Nanashastra, Nana-shastra, Nānāśāstra, Nānāśastra: 4 definitions


Nanashastra means something in Buddhism, Pali, Hinduism, Sanskrit. If you want to know the exact meaning, history, etymology or English translation of this term then check out the descriptions on this page. Add your comment or reference to a book if you want to contribute to this summary article.

The Sanskrit terms Nānāśāstra and Nānāśastra can be transliterated into English as Nanasastra or Nanashastra, using the IAST transliteration scheme (?).

In Hinduism

Purana and Itihasa (epic history)

[«previous next»] — Nanashastra in Purana glossary
Source: Shiva Purana - English Translation

Nānāśastra (नानाशस्त्र) refers to “various miraculous weapons”, according to the Śivapurāṇa 2.4.4 (“Search for Kārttikeya and his conversation with Nandin”).—Accordingly, as Brahmā narrated to Nārada: “Urged by the gods, sages and mountains, the lord sent his Gaṇas as his emissaries to the place where his son was staying. [...] All the emissaries of Śiva went and haughtily encircled the abode of the Kṛttikās with various miraculous weapons (nānāśastra) in their hands [nānāśastrāstrapāṇayaḥ]. On seeing them the Kṛttikās were extremely terrified. They spoke to Kārttikeya blazing with divine splendour”.

Purana book cover
context information

The Purana (पुराण, purāṇas) refers to Sanskrit literature preserving ancient India’s vast cultural history, including historical legends, religious ceremonies, various arts and sciences. The eighteen mahapuranas total over 400,000 shlokas (metrical couplets) and date to at least several centuries BCE.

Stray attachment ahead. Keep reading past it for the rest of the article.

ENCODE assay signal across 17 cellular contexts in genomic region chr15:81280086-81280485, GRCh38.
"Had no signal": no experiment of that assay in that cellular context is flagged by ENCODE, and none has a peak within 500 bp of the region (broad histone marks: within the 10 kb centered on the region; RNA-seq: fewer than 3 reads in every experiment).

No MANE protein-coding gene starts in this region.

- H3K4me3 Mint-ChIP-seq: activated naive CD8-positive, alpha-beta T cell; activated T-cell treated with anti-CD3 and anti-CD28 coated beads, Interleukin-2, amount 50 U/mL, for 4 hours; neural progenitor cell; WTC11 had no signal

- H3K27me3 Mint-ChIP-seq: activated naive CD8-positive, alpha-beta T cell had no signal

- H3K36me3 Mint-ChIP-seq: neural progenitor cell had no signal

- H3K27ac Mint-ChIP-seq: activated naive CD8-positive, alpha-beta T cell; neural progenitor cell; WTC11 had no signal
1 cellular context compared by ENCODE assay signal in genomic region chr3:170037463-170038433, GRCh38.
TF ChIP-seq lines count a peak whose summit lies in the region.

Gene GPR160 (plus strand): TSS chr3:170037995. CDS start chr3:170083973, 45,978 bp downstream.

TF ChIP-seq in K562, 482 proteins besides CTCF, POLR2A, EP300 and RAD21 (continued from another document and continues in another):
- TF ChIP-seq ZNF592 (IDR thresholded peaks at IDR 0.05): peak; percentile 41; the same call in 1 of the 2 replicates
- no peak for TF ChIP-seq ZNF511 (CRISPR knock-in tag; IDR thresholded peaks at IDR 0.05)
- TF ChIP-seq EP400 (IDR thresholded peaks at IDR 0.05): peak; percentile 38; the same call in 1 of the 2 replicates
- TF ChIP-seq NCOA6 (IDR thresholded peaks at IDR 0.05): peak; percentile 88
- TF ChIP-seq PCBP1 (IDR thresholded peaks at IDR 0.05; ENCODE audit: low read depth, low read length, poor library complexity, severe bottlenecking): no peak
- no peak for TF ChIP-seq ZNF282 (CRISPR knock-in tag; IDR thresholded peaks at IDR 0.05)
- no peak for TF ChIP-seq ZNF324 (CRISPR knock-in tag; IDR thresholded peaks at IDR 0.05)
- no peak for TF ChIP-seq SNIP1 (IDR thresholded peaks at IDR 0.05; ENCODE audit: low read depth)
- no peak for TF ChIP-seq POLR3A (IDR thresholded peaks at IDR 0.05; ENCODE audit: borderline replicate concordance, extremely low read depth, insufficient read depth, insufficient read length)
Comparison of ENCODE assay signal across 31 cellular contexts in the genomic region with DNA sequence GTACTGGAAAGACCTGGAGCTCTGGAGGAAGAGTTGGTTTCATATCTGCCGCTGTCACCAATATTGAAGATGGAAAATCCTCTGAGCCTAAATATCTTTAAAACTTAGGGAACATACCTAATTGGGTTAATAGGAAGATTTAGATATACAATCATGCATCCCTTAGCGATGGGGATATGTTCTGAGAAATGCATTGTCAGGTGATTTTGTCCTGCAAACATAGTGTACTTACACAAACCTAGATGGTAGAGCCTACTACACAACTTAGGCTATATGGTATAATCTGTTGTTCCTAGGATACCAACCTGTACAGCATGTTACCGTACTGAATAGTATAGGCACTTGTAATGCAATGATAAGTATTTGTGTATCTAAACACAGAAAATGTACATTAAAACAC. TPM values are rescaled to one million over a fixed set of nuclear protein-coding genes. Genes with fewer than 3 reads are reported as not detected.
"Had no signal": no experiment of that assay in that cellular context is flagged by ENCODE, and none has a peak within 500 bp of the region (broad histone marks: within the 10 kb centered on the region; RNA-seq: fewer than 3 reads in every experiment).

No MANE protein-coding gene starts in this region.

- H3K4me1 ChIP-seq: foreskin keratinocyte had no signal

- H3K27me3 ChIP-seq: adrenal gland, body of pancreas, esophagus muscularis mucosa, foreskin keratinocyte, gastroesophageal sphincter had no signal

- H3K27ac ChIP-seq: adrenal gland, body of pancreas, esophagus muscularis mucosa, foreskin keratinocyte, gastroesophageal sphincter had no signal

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In Buddhism

Tibetan Buddhism (Vajrayana or tantric Buddhism)

Source: MDPI Books: The Ocean of Heroes

Nānāśastra (नानाशस्त्र) refers to “various weapons”, according to the 10th-century Ḍākārṇava-tantra: one of the last Tibetan Tantric scriptures belonging to the Buddhist Saṃvara tradition consisting of 51 chapters.—Accordingly, [while explaining the knowledge circle (jñānacakra)]: “[...] A circle of charnel grounds is outside [the four gates and four corners] in the interior of the Knowledge Circle. [...] A flame (or torch), a sword, a short sword, a lance, a razor, a rock, and a bolt of lightning—he should place various weapons (nānāśastra) in the middle of [each of] the charnel grounds. [...]”.

Tibetan Buddhism book cover
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Tibetan Buddhism includes schools such as Nyingma, Kadampa, Kagyu and Gelug. Their primary canon of literature is divided in two broad categories: The Kangyur, which consists of Buddha’s words, and the Tengyur, which includes commentaries from various sources. Esotericism and tantra techniques (vajrayāna) are collected indepently.

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Languages of India and abroad

Sanskrit dictionary

[«previous next»] — Nanashastra in Sanskrit glossary
Source: Cologne Digital Sanskrit Dictionaries: Aufrecht Catalogus Catalogorum

1) Nānāśāstra (नानाशास्त्र) as mentioned in Aufrecht’s Catalogus Catalogorum:—(?) med. Paris. (B 107).

2) Nānāśāstra (नानाशास्त्र):—read Paris. (B 202).

Source: Cologne Digital Sanskrit Dictionaries: Monier-Williams Sanskrit-English Dictionary

Nānāśāstra (नानाशास्त्र):—[=nānā-śāstra] [from nānā] (in [compound]) d° sciences or scientific works

context information

Sanskrit, also spelled संस्कृतम् (saṃskṛtam), is an ancient language of India commonly seen as the grandmother of the Indo-European language family (even English!). Closely allied with Prakrit and Pali, Sanskrit is more exhaustive in both grammar and terms and has the most extensive collection of literature in the world, greatly surpassing its sister-languages Greek and Latin.

Discover the meaning of nanashastra or nanasastra in the context of Sanskrit from relevant books on Exotic India

See also (Relevant definitions)

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